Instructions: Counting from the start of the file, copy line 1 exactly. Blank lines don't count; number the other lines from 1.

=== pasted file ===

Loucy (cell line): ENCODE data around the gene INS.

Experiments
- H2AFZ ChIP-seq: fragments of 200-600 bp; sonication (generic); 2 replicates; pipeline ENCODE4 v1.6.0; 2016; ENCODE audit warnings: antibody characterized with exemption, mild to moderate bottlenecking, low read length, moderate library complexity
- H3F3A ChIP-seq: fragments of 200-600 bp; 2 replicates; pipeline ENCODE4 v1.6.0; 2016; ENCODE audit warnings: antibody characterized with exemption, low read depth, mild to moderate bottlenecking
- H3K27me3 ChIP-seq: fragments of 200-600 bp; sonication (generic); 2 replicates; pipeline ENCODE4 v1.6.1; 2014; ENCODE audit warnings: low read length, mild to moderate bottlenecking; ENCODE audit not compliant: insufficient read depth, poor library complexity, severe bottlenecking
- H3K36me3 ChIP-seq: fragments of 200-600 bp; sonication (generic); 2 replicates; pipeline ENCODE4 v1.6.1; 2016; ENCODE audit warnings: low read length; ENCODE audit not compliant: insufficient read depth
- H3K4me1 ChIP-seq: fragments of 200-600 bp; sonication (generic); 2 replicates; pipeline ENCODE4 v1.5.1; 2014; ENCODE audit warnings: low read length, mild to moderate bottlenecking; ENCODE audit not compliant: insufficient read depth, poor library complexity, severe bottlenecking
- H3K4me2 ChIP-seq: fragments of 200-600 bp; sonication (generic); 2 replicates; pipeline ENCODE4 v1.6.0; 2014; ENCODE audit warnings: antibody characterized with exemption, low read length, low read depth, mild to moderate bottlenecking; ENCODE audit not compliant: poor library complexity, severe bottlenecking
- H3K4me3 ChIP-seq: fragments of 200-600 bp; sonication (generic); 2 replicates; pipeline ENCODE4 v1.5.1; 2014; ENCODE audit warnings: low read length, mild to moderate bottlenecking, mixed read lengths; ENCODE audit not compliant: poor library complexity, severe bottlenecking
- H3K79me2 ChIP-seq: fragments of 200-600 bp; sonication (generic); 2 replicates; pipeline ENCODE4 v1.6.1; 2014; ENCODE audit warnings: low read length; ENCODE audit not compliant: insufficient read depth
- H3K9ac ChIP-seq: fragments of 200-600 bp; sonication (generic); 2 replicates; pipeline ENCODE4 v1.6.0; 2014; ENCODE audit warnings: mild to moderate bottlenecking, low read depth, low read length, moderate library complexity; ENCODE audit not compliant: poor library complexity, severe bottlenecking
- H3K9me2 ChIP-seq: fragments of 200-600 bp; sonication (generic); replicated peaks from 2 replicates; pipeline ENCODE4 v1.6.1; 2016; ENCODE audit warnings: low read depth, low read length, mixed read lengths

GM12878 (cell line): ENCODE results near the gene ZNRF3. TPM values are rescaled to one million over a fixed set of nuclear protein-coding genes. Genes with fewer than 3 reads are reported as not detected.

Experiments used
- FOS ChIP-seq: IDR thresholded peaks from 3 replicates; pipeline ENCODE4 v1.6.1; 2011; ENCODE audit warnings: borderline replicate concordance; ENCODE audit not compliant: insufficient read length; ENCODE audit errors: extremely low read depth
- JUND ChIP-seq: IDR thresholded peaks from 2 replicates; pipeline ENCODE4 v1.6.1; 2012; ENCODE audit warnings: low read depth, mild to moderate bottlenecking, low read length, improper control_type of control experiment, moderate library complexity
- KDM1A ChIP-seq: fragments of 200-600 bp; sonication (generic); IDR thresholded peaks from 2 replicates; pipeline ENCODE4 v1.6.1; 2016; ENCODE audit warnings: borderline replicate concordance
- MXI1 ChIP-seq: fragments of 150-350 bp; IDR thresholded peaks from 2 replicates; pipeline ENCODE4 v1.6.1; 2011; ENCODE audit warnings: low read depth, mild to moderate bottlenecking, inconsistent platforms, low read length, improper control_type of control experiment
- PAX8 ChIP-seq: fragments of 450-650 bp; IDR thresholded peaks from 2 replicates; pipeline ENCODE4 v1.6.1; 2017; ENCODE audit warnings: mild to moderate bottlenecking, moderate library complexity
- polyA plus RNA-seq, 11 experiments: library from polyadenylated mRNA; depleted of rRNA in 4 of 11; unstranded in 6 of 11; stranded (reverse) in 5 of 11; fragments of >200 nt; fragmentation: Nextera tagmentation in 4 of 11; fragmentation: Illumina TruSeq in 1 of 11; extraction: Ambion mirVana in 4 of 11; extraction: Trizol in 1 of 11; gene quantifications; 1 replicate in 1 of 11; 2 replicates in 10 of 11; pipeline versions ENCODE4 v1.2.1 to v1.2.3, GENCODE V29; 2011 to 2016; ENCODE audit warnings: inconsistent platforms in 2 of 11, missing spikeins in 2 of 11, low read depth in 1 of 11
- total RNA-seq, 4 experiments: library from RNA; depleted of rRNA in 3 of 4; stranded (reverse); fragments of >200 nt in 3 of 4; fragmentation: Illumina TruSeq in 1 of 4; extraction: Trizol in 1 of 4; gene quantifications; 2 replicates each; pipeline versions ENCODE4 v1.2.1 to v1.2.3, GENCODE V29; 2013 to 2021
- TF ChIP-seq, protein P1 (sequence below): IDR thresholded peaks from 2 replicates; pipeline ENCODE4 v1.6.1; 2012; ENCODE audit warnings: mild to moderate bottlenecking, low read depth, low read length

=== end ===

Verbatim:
Loucy (cell line): ENCODE data around the gene INS.